Engineering, University of Evansville
Engineer, performing finite element analysis of computer printer
components; makes recommendations to designers for modifications
"When you're in
college, it's hard to imagine what the workplace is really like
or what you can learn by actually being there. It was valuable
for me to see how people actually work, communicate, and
interact in an office, and I quickly had to acquire and use
those same skills."
"The best thing you
can do for yourself is to make contacts in a professional
setting. Often it's not necessarily what you know, it's more who
you know, who they know, and whether they can put you in contact
with people and companies that have jobs more suited to you."
"I was a theater major for, I guess, a year and a half, and then I
realized that while theater was fun and I enjoyed doing it, it wasn't
some-thing that would really feed me. I switched to business originally,
and then decided that my best bet was engineering and I chose mechanical
engineering because it's the broadest base of the engineers."
"As a mechanical engineer, I think the machine design class and machine
that I took - and the finite element class also that I took - pretty much
encompasses everything that I do in the normal course of my day. In terms
of non-engineering classes, I guess just any class that you had to
communicate in is helpful. English classes were also helpful, because we
end up writing a lot of reports as mechanical engineers; and sitting in on
meetings and giving presentations."
"It tends to be intensive. The work that we do, depending on the design
cycle, is either really, really heavy, or it's really, really light, and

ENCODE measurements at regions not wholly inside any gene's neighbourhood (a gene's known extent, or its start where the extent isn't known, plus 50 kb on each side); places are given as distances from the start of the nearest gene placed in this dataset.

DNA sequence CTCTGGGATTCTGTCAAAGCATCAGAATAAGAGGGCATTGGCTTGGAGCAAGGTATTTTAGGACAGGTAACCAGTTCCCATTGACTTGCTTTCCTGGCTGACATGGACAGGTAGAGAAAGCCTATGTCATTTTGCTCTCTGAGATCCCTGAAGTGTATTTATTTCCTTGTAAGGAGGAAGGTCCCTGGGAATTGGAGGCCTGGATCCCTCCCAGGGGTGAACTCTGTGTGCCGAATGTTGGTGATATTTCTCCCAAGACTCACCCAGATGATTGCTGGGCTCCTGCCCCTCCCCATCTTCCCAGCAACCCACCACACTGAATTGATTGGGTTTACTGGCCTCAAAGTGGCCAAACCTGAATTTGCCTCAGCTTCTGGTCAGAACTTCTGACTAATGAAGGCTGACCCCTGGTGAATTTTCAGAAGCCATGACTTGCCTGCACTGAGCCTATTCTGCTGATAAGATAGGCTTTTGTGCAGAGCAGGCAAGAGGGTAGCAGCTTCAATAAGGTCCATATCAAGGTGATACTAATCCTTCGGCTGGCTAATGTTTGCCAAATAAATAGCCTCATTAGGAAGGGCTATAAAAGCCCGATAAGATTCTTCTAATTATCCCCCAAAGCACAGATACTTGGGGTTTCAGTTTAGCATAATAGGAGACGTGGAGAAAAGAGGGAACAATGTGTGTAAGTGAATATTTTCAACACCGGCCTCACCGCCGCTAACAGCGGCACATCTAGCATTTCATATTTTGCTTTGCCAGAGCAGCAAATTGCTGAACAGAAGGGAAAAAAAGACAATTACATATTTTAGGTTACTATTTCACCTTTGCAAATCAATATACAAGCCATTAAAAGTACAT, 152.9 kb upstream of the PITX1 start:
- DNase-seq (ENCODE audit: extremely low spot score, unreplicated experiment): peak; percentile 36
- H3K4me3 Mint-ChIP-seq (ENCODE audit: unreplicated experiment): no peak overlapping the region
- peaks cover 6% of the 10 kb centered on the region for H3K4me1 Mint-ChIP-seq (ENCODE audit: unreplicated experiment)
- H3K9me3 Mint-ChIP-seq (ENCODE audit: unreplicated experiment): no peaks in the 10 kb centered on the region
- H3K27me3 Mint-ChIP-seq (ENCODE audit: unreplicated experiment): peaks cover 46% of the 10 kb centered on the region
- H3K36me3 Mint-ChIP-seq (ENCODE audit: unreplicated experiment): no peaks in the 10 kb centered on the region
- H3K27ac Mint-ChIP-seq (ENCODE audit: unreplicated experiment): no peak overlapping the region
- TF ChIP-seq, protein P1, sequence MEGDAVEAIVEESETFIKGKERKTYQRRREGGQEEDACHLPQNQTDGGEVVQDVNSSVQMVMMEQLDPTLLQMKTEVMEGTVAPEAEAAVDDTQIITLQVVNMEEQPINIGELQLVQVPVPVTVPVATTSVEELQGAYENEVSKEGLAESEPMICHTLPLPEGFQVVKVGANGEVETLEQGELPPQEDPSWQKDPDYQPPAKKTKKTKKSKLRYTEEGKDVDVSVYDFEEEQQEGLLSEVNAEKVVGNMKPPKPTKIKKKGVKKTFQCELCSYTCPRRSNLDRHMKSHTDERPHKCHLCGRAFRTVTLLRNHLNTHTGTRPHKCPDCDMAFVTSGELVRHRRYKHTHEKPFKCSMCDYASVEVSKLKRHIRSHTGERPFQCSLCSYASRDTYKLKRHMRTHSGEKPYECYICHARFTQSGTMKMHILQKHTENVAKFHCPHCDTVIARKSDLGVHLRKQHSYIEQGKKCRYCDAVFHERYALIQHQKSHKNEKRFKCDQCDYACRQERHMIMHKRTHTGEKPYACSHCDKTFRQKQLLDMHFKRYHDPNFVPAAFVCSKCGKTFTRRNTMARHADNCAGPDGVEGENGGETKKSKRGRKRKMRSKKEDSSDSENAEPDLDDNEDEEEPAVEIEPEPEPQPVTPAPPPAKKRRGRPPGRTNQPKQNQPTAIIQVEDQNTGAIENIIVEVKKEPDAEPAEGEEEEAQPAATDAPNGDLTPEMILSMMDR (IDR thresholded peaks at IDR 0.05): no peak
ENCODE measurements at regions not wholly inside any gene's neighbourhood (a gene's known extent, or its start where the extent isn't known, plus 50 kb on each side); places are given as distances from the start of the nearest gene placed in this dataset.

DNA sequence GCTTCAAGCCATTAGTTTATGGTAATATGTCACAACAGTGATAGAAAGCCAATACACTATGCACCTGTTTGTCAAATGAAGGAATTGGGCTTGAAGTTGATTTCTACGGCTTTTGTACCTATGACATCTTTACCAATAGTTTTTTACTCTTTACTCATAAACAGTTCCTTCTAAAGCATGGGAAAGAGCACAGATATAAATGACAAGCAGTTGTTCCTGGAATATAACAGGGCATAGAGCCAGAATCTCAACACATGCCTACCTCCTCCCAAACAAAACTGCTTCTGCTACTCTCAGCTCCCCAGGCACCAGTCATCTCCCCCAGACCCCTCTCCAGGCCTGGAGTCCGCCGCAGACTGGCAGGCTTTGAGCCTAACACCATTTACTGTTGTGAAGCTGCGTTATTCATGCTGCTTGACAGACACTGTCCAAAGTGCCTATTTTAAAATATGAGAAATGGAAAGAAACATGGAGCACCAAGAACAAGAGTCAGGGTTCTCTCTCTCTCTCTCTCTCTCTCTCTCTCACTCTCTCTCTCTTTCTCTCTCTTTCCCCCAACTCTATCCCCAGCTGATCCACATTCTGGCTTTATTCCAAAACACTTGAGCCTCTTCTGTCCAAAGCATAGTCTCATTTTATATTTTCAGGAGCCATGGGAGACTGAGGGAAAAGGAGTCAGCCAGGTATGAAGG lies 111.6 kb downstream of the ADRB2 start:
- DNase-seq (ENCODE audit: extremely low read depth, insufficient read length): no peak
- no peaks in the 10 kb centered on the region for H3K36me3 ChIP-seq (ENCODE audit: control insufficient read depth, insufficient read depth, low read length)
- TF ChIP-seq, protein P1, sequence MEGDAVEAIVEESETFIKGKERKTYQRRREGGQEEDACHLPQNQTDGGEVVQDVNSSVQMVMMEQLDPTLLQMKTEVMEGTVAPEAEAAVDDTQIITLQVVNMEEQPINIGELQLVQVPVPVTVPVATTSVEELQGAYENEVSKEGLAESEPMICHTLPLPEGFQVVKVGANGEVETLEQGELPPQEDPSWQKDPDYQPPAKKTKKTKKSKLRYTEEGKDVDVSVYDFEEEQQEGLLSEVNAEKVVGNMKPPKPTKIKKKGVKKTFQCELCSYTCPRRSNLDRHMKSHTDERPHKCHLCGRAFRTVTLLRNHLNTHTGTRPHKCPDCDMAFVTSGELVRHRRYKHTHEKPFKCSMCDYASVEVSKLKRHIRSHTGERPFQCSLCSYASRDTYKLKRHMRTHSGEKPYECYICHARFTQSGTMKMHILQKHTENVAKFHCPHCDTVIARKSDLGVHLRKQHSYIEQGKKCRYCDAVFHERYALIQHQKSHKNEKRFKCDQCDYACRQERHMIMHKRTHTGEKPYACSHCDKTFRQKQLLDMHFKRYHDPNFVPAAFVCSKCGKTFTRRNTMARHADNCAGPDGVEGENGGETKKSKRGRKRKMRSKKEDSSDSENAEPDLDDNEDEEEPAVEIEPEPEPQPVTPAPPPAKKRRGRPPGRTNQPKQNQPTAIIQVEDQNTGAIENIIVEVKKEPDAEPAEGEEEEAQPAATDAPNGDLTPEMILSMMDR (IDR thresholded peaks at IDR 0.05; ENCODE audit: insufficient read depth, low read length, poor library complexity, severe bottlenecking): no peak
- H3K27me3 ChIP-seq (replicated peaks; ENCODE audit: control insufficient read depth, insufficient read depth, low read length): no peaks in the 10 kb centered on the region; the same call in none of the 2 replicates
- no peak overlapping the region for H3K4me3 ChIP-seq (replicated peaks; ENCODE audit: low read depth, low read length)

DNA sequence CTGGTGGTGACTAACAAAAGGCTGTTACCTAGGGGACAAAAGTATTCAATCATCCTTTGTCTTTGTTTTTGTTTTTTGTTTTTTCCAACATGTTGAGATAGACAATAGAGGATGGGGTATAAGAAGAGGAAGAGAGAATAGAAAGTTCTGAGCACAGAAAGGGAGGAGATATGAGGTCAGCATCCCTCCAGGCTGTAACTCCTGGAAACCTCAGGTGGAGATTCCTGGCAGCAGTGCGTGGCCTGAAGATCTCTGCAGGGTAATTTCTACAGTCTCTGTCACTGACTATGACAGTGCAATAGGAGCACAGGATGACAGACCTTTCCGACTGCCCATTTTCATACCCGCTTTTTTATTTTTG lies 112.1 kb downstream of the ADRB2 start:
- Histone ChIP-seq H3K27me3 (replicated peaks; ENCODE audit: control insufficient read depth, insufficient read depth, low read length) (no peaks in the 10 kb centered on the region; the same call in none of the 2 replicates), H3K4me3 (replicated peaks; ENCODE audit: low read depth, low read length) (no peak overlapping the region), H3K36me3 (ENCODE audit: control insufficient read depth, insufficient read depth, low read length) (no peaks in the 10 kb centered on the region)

so you end up putting
in a lot of hours one week, and then maybe not so many the next week."
"So as soon as I graduated, I decided, well, I definitely want to go back
and get my master's at some point, and that was also a big consideration
with me taking
the job at Lexmark, was that I could attend UK and they would help me out
with it. I thought it was important for me to start grad school right
away, so I wouldn't lose that momentum."
Q: Bob, why don't you tell
us a little bit about what made you decide to become a mechanical
engineer? Was that a decision you made in high school, or is it something
that evolved in college. How did that come about?
When I was in high school, I thought that I might want to become an
engineer, and so when I was applying to colleges, I looked at a lot of
engineering schools around the area, and I guess about halfway through my
senior year, I was in some advanced physics classes, in calculus and
whatnot, and I decided there was no way that I wanted to do this for the
rest of my life. And so I decided to major in theater, and I started
college out as a theater major. I was a theater major, I guess, a year and
a half, and then I realized that while theater was fun and I enjoyed doing
it, it wasn't something that would really feed me. If I wanted to eat, I
should probably get a real job. I switched to business originally, and
then decided that my best bet was engineering and I chose mechanical
engineering because it's the broadest base of the engineers. My thought
was at that time was that I wanted something that gave me skills, that I
could use, and no matter what job I ended up with when I finally graduated
from college, I would have a good background, and I would be prepared to